Which, of course, Kodacolor in C-22 gave them.
    Last edited by railwayman3; 01-28-2011 at 01:11 AM. Click to view previous post history.

  5. #15
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    As a lab owner who processes a lot of E-6 film i on occasions see a anomaly occur with mainly fuji E-6 films Velvia and Provia. These 2 films sometimes produce an embossed effect like kodachrome. I can be processing 60 rolls at a time and out of the 60 i process maybe 1 or 2 rolls in the run will produce the effect. It never effects image quality but i do find is unusual. It is a really rare occurrence but it does occur and whenever I see it I make sure to show the client....though i think I'm the only one who gets a buzz out of it hehehe. Its like the Ghost numbers (from the backing papers) on E-6 120 film that sometimes in rare occasions show up on the film emulsion in the colour developer and then disappears by the time it hits the fix.only to reveal nothing when the film is dry.......ohhhhh spooky.
    "Its my profession to hijack time" ~ Stephen Frizza.

  6. #16
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    The relief image that appears would indicate either that something is being added or something is being subtracted in great quantity. It also implies that the layers are very thin. In Kodachrome, something is being added to very thin layers. As for other films, IDK what could be taking place.

    PE

  7. #17
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    Quote Originally Posted by Photo Engineer View Post
    The relief image that appears would indicate either that something is being added or something is being subtracted in great quantity. <snip> In Kodachrome, something is being added to very thin layers.
    It is true that the dyes formed by the K-14 process are molecularly larger than those formed in E-6?

    Ed
    "I only wanted Uncle Vern standing by his new car (a Hudson) on a clear day. I got him and the car. I also got a bit of Aunt Mary's laundry, and Beau Jack, the dog, peeing on a fence, and a row of potted tuberous begonias on the porch and 78 trees and a million pebbles in the driveway and more. It's a generous medium, photography." -- Lee Friedlander

  8. #18
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    Ed;

    Kodachrome dyes are much smaller than E6 dyes. The Kodachrome couplers must be small to diffuse into the coating, and the E6 couplers must be large to prevent them from leaving the coating during processing.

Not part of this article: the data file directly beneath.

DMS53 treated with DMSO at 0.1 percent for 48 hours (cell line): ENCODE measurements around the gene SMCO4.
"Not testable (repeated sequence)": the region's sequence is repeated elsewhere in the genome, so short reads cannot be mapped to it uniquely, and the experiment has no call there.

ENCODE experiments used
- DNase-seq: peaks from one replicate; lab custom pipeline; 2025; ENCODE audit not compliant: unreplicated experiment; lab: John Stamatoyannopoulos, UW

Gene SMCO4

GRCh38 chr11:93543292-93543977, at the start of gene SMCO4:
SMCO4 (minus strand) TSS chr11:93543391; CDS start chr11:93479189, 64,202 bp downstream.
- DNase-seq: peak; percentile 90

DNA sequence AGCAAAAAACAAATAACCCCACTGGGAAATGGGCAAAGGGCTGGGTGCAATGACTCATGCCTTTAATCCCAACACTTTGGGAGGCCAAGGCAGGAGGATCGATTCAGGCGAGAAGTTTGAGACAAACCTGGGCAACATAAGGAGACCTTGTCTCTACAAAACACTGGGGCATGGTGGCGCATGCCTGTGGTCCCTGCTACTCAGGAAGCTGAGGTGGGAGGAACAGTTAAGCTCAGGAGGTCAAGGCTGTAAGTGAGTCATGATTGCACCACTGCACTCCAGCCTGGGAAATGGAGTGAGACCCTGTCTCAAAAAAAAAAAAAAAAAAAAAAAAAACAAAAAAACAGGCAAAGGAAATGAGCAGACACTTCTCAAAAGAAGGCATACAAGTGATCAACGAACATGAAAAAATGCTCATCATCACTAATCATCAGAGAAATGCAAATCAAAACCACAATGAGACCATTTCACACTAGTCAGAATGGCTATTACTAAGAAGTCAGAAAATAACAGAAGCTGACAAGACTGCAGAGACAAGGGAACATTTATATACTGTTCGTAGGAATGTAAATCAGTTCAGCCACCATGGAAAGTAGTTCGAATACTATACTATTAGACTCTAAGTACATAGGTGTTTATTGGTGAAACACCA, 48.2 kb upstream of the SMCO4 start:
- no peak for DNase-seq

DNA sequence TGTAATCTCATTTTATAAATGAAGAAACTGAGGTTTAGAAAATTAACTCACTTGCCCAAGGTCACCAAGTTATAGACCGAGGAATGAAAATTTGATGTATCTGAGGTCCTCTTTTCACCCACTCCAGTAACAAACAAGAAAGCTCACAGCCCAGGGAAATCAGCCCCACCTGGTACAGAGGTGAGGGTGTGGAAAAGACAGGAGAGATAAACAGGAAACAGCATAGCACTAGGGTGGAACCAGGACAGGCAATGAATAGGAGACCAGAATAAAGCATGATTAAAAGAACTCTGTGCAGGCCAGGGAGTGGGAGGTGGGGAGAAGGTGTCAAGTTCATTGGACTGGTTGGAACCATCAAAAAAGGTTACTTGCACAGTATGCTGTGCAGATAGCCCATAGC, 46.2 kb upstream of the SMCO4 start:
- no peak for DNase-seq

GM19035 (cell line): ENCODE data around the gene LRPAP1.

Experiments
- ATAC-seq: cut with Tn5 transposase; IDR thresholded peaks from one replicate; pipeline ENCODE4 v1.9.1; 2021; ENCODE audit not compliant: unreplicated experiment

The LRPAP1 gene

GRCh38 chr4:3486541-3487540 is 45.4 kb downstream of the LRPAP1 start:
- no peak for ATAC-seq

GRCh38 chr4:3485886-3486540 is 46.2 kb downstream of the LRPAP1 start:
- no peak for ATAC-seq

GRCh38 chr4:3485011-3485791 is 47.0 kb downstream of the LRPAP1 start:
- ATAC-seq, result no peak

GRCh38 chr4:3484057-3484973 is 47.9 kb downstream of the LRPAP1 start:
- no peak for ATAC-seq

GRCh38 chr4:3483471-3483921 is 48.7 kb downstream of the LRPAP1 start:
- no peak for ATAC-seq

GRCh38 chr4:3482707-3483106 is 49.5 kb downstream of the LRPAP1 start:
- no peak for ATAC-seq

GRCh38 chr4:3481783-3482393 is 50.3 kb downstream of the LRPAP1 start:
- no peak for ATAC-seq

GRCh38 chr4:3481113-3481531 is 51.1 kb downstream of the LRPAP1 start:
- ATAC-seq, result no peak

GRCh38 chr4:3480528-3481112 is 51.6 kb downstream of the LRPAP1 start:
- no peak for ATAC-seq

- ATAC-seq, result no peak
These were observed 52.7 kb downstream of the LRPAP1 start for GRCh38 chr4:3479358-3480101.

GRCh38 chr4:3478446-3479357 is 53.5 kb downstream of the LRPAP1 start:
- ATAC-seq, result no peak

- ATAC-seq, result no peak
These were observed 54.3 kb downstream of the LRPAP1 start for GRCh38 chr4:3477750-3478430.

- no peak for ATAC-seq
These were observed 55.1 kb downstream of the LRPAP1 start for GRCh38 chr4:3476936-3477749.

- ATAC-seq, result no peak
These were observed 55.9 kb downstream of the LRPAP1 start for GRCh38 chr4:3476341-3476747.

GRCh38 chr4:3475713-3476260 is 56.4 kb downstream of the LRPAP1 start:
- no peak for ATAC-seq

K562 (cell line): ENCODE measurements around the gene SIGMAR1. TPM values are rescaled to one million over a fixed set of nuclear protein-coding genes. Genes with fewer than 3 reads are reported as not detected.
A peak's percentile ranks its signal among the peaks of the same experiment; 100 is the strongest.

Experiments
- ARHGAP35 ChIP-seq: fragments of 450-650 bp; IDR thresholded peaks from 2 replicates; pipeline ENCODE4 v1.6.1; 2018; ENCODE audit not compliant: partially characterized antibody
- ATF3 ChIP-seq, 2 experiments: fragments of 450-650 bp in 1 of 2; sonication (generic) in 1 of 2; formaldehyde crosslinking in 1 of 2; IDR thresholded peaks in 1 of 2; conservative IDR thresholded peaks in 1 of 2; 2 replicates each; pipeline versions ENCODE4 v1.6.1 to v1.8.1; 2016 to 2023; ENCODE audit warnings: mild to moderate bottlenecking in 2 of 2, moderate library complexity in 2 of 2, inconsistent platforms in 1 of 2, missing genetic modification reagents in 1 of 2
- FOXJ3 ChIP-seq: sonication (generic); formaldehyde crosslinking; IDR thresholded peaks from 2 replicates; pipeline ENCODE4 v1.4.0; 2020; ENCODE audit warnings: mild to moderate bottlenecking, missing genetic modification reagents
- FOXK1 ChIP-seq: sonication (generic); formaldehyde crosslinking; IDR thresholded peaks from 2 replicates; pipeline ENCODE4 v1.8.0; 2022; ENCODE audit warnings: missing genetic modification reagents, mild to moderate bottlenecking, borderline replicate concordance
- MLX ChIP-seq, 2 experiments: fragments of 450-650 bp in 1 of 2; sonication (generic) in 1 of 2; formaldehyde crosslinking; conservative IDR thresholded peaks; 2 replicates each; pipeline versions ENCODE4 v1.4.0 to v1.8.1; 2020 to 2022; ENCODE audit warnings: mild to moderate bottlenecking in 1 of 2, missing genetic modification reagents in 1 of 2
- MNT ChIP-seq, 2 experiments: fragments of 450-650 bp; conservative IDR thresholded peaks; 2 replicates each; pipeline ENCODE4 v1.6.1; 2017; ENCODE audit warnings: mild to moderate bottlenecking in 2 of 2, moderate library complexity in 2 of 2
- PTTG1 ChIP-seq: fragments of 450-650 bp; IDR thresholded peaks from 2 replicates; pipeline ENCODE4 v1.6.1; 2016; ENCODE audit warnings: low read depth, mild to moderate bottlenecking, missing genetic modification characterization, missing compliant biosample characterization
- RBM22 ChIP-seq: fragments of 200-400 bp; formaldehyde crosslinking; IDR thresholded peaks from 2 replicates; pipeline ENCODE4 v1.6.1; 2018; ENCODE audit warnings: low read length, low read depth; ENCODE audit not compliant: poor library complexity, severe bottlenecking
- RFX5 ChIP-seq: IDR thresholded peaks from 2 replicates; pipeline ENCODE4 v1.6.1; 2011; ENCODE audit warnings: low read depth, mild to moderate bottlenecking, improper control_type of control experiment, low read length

The difference between the two that causes the relief image is the relative change in thickness wherever there is dye formed in Kodachrome films. In theory, an E6 film could show a relief image, but the change in thickness is very tiny in proportion to the thickness of the emulsion.

    PE

  9. #19
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    Quote Originally Posted by Photo Engineer View Post
    Kodachrome dyes are much smaller than E6 dyes. The Kodachrome couplers must be small to diffuse into the coating, and the E6 couplers must be large to prevent them from leaving the coating during processing.
    So I would deduce from this that you couldn't make a Kodachrome-like, E-6 film just by incorporating the Kodachrome couplers into the emulsion; they would need to be modified in some way to keep them from migrating during processing (other changes to the film and/or processing notwithstanding.)
    "I only wanted Uncle Vern standing by his new car (a Hudson) on a clear day. I got him and the car. I also got a bit of Aunt Mary's laundry, and Beau Jack, the dog, peeing on a fence, and a row of potted tuberous begonias on the porch and 78 trees and a million pebbles in the driveway and more. It's a generous medium, photography." -- Lee Friedlander

  10. #20
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    Sorry, but size is not the factor in question, but rather color reproduction and sharpness. These can be done in E6 films by modification of the couplers and emulsions to gain a Kodachrome like color palette. A new Cyan coupler is probably the only thing needed.

    PE